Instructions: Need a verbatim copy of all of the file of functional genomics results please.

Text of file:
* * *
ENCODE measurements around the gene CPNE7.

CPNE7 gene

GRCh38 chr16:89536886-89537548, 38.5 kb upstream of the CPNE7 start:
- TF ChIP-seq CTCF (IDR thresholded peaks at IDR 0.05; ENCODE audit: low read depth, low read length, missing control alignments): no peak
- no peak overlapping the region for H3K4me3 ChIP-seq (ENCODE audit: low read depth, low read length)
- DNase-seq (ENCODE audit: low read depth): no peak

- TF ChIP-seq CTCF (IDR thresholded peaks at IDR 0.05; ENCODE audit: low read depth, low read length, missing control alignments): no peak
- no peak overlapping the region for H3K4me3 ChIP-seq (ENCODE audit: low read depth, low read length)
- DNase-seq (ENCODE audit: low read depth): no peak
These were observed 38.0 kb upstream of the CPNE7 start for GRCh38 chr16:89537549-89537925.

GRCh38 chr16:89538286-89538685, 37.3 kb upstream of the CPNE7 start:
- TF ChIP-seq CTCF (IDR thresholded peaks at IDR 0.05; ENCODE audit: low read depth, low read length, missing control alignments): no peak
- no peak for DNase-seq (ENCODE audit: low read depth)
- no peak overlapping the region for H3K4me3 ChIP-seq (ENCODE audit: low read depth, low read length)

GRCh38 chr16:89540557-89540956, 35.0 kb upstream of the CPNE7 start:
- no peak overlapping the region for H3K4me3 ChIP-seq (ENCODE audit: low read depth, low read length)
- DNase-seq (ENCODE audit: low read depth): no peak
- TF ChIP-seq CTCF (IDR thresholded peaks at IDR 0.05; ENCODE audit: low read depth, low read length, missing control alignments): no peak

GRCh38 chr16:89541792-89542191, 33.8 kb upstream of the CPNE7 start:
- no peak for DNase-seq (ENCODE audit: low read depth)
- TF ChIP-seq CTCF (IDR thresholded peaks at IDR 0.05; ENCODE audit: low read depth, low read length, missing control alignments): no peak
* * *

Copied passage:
ENCODE measurements around the gene CPNE7.

CPNE7 gene

GRCh38 chr16:89536886-89537548, 38.5 kb upstream of the CPNE7 start:
- TF ChIP-seq CTCF (IDR thresholded peaks at IDR 0.05; ENCODE audit: low read depth, low read length, missing control alignments): no peak
- no peak overlapping the region for H3K4me3 ChIP-seq (ENCODE audit: low read depth, low read length)
- DNase-seq (ENCODE audit: low read depth): no peak

- TF ChIP-seq CTCF (IDR thresholded peaks at IDR 0.05; ENCODE audit: low read depth, low read length, missing control alignments): no peak
- no peak overlapping the region for H3K4me3 ChIP-seq (ENCODE audit: low read depth, low read length)
- DNase-seq (ENCODE audit: low read depth): no peak
These were observed 38.0 kb upstream of the CPNE7 start for GRCh38 chr16:89537549-89537925.

GRCh38 chr16:89538286-89538685, 37.3 kb upstream of the CPNE7 start:
- TF ChIP-seq CTCF (IDR thresholded peaks at IDR 0.05; ENCODE audit: low read depth, low read length, missing control alignments): no peak
- no peak for DNase-seq (ENCODE audit: low read depth)
- no peak overlapping the region for H3K4me3 ChIP-seq (ENCODE audit: low read depth, low read length)

GRCh38 chr16:89540557-89540956, 35.0 kb upstream of the CPNE7 start:
- no peak overlapping the region for H3K4me3 ChIP-seq (ENCODE audit: low read depth, low read length)
- DNase-seq (ENCODE audit: low read depth): no peak
- TF ChIP-seq CTCF (IDR thresholded peaks at IDR 0.05; ENCODE audit: low read depth, low read length, missing control alignments): no peak

GRCh38 chr16:89541792-89542191, 33.8 kb upstream of the CPNE7 start:
- no peak for DNase-seq (ENCODE audit: low read depth)
- TF ChIP-seq CTCF (IDR thresholded peaks at IDR 0.05; ENCODE audit: low read depth, low read length, missing control alignments): no peak